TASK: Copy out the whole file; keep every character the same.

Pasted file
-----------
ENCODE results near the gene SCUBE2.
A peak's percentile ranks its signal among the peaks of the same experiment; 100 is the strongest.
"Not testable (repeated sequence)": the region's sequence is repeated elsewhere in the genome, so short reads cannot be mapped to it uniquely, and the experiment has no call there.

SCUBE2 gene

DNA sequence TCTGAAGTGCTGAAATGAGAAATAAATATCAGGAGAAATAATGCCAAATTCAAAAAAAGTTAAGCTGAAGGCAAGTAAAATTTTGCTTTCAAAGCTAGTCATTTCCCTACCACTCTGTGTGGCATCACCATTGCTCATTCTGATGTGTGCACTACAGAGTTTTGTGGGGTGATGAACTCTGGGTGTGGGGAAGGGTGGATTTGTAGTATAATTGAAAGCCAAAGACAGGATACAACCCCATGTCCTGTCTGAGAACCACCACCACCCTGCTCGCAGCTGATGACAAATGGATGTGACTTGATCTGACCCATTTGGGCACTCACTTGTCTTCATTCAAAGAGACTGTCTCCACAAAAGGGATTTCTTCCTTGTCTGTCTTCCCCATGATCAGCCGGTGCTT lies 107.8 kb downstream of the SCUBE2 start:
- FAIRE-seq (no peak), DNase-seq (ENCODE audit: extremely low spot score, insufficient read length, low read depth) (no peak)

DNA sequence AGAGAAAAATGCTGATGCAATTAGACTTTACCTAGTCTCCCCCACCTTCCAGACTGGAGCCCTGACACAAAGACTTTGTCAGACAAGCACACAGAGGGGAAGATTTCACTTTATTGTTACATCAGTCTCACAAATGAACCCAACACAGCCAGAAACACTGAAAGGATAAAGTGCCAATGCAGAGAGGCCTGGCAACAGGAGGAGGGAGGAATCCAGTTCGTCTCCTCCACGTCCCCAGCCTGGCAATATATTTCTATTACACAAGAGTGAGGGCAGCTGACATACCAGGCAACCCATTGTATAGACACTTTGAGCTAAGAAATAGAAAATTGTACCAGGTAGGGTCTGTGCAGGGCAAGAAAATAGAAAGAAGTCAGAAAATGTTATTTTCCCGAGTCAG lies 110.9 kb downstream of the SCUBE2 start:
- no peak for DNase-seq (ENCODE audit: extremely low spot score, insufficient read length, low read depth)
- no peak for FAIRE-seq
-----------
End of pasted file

ENCODE results near the gene SCUBE2.
A peak's percentile ranks its signal among the peaks of the same experiment; 100 is the strongest.
"Not testable (repeated sequence)": the region's sequence is repeated elsewhere in the genome, so short reads cannot be mapped to it uniquely, and the experiment has no call there.

SCUBE2 gene

DNA sequence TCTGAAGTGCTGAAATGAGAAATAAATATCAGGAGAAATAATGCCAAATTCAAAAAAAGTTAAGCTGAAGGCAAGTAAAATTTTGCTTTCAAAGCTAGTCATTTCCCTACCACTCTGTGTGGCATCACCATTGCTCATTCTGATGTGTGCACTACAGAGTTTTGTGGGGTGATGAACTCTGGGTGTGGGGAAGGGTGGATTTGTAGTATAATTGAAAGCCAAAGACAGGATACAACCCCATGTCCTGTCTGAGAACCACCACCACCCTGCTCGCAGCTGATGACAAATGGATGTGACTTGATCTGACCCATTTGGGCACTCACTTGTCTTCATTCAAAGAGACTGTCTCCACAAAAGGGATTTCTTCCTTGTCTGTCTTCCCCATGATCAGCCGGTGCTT lies 107.8 kb downstream of the SCUBE2 start:
- FAIRE-seq (no peak), DNase-seq (ENCODE audit: extremely low spot score, insufficient read length, low read depth) (no peak)

DNA sequence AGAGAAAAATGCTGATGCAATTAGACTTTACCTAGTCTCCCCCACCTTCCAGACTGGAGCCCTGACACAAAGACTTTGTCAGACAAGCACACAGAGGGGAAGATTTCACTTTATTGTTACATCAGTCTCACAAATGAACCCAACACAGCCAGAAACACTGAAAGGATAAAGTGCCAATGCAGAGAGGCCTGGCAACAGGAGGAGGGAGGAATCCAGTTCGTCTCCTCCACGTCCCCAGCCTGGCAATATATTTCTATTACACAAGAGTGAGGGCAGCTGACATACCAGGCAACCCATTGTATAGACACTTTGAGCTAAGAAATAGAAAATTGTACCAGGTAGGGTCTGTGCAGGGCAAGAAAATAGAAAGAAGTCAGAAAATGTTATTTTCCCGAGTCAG lies 110.9 kb downstream of the SCUBE2 start:
- no peak for DNase-seq (ENCODE audit: extremely low spot score, insufficient read length, low read depth)
- no peak for FAIRE-seq